The authors explore not only the impacts wrought upon the brook trout’s habitat, they also share their experience as fisherman; the teaching, manners, politics and connections to home. Dickerson is quite adept and entertaining at sharing the conundrums many fly fisherman face.

At the beginning of the conclusion, O’Hara quotes Kathleen Dean Moore from Pine Island Paradox.

I believe that the most loving thing you can say to a person is “Look.” And the most loving stance is not a close embrace, but two people standing side by side, looking out together on the world. When people learn to look, they begin to see, really see. When they begin to see, they begin to care. And caring is the portal to the into the moral world.”

Then, in my favorite part of the book he delves into the question of why he fishes. No doubt the answer to why is going to be different for everyone; but he does a fine job of putting on paper something that I and many others can relate to, to know the world we live in and our own lives better.

Downstream delivers an excellent “look” that Moore describes and the reader will come away with a sense of having stood side by side with the authors as they share their sense of caring for these special fish and the places they live.

Water is my business

As a fly fishing guide,  a member of the board of directors of the America Fly Fishing Trade Association and president of the Massanutten Chapter of Trout Unlimited, I spend a lot of time thinking about water. The fact is, I make part of my living in water and without it much of what I hold dear would be lost.

Lately I have found myself drawn back into conversations about clean water and the need to protect it. EPA has a rule making underway and there are some who would like to undermine that effort. In looking around the inter webs recently, I came across an excellent report from Trout Unlimited. Rising to the Challenge shows just how important small, seasonal and headwater streams are and why they need to be protected.

TU shares a pretty simple equation (not unlike one you see often on this blog) and points out three things that make a healthy stream.

  • Cold, clean water
  • Habitat for juvenile fish to hide, and for big fish to grown and spawn
  • Sensible rules that protect streams from development

Pretty simple Venn diagram if you ask me.

The report shows “the connection between seasonal streams that may run dry at certain times of the year (i.e., “intermittent and ephemeral” streams) and historic trout and salmon habitat.”

There are maps for 14 states, including Virginia below:



Download the report and learn how you can make water your business too.

If you want to learn more about EPA’s rule making here is a link > http://www2.epa.gov/uswaters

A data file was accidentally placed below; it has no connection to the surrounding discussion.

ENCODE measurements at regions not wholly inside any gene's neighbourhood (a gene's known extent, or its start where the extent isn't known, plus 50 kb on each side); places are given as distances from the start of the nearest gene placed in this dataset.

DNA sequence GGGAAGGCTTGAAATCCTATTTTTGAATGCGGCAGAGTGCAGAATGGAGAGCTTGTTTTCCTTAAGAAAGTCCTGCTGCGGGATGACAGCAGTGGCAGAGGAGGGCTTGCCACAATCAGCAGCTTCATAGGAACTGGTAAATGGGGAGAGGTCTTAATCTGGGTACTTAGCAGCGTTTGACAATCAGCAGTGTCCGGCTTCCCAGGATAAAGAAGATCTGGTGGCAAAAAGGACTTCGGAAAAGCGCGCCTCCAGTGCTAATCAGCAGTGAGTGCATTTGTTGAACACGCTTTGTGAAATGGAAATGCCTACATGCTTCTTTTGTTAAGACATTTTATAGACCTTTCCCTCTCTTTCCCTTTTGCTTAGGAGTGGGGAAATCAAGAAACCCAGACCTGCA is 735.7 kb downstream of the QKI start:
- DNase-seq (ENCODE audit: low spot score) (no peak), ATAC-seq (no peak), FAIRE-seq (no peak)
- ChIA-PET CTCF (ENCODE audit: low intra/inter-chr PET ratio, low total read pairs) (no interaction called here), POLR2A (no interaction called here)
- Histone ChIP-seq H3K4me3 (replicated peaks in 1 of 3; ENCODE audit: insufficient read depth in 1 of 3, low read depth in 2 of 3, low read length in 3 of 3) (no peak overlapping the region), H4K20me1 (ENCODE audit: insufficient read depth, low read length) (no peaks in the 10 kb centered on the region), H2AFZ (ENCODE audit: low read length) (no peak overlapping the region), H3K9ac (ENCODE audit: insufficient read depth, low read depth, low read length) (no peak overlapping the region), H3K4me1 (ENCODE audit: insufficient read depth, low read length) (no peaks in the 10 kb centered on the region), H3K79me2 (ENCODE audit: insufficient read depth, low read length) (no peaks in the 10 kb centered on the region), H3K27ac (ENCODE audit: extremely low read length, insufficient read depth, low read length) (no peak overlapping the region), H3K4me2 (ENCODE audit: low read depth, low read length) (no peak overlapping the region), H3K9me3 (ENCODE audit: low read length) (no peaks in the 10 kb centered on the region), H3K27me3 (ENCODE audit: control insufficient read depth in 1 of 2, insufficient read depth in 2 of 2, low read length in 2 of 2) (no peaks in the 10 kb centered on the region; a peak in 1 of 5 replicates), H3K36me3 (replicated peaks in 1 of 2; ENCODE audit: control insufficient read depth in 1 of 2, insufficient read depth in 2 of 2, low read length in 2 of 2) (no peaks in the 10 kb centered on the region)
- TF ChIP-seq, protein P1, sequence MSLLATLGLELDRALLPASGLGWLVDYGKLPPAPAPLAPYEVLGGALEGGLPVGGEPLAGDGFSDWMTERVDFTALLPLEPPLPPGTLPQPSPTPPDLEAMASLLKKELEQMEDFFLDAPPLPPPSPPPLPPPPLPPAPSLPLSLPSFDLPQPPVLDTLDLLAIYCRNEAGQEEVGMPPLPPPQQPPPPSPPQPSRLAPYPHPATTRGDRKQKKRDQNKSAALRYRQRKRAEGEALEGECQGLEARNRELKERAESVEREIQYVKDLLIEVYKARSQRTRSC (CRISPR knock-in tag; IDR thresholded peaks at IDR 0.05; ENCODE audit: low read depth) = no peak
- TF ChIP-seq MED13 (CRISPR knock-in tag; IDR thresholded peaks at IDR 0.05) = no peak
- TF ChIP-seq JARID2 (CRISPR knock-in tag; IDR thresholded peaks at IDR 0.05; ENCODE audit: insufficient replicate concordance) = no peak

Here is some information from the Theodore Roosevelt Conservation Partnership > http://www.trcp.org/issues/wetlands/cleanwateract#.VDHMnr51qaF



Celebrating the Eastern Brook Trout Joint Venture

One of the more enjoyable aspects of more than 30 years in the lobbying business is the chance to look back on the projects you took on, not because you were going to make a pile of money from it, but because deep down in your heart and soul you knew that it was important.

What became the Eastern Brook Trout Joint Venture is the one I am most proud to have been part of. It started, back more than 12 years ago, when a small group of us got together to sketch out a plan to protect, restore and enhance brook trout and their habitats across their historic native range.

Recently I had the honor to be invited to speak at the opening of  the 10th Anniversary EBTJV partners meeting. I told them how the EBTJV came to get started and that the EBTJV was a success because of the courage, and in some cases arrogance, of the original steering committee. I have likened the EBTJV to the Rolling Stones (a tribute to the time Mick Jagger was confronted while relieving himself on the side of a gas station and said “We are the Rolling Stones, we piss anywhere.”) At the time, the National Fish Habitat Initiative, later known as the National Fish Habitat Partnership was just getting started. While the NFHI was a good idea, we were concerned that “process” might get in the way of progress. The folks managing the Action Plan wanted to build a program first. We wanted to put our time, money and energy into “on the ground” projects. And that was what we planned to do.

The steering committee shared an incredible, lifelong, visceral passion for the brook trout, did not feel compelled to color inside the lines and were willing to put regional and state boundaries behind them for the greater good of the brookie. We channeled that passion and went directly to the fish and game departments in the 17 states that encompassed the Eastern Brook Trout’s native range. We got buy-in to our ideas for the joint venture and, at a meeting a year later, the EBTJV became a reality.

At the time, the original co-conspirators could not have imagined how successful they would be. In the last 10 years the accomplishments are truly impressive.

2004-2014 EBTJV Infographic Final_11x17


The highlight of the meeting for me was receiving a gorgeous rendering of a brook trout, by the renowned artist James Prosek, in recognition of my “dedication to the EBTJV and its cause.”

This beautiful signed print now graces our living room and is a treasured gift from my friends at the EBTJV. I’ve nicknamed the brookie “Mick.”

10th Anniversary Meeting_Tom's Print

Nat Gillespie (L), “Mick”, me, Doug Besler (R) Photo credit Callie McMunigal

If you care about these iconic fish and what to learn more or even better lend a hand, then follow this link to the EBTJV website.